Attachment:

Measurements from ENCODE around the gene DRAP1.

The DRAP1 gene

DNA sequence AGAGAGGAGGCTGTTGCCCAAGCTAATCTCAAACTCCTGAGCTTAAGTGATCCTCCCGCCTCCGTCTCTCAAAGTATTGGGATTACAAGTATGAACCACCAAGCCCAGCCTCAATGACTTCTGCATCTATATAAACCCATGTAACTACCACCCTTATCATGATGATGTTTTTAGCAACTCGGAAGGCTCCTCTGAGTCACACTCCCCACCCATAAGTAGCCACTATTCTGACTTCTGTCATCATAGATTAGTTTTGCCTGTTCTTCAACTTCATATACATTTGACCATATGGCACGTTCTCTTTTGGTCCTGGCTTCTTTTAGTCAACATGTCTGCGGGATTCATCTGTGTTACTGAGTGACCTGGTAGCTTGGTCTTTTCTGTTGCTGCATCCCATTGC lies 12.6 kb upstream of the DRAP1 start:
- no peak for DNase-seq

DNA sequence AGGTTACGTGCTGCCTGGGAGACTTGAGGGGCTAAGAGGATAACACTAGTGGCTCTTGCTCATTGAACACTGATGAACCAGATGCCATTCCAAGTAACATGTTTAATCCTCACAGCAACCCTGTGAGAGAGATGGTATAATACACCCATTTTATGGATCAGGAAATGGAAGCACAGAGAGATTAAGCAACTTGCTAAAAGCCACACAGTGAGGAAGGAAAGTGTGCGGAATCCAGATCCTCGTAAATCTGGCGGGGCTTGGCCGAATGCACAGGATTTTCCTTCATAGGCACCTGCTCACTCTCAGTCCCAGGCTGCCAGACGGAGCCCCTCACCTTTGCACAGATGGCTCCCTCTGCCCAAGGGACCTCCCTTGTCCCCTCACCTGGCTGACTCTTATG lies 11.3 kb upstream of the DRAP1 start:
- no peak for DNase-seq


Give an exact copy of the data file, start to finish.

Measurements from ENCODE around the gene DRAP1.

The DRAP1 gene

DNA sequence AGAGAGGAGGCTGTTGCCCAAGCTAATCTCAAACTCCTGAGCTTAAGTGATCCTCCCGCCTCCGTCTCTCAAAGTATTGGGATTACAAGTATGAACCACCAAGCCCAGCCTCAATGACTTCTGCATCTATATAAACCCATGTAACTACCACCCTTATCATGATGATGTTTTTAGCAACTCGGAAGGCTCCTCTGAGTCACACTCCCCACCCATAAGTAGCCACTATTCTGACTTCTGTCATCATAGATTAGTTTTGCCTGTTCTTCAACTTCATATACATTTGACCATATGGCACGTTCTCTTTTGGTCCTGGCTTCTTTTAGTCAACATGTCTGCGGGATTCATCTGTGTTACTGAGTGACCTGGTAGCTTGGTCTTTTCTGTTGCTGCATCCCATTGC lies 12.6 kb upstream of the DRAP1 start:
- no peak for DNase-seq

DNA sequence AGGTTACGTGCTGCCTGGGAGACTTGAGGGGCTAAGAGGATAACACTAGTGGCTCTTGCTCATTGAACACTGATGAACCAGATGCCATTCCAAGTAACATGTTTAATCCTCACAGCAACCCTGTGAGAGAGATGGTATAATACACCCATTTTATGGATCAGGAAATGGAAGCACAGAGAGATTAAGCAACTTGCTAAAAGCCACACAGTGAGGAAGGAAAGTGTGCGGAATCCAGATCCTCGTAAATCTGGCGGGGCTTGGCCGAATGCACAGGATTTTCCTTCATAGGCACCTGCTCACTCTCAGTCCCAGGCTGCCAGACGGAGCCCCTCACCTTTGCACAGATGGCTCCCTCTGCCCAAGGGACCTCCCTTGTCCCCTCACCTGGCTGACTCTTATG lies 11.3 kb upstream of the DRAP1 start:
- no peak for DNase-seq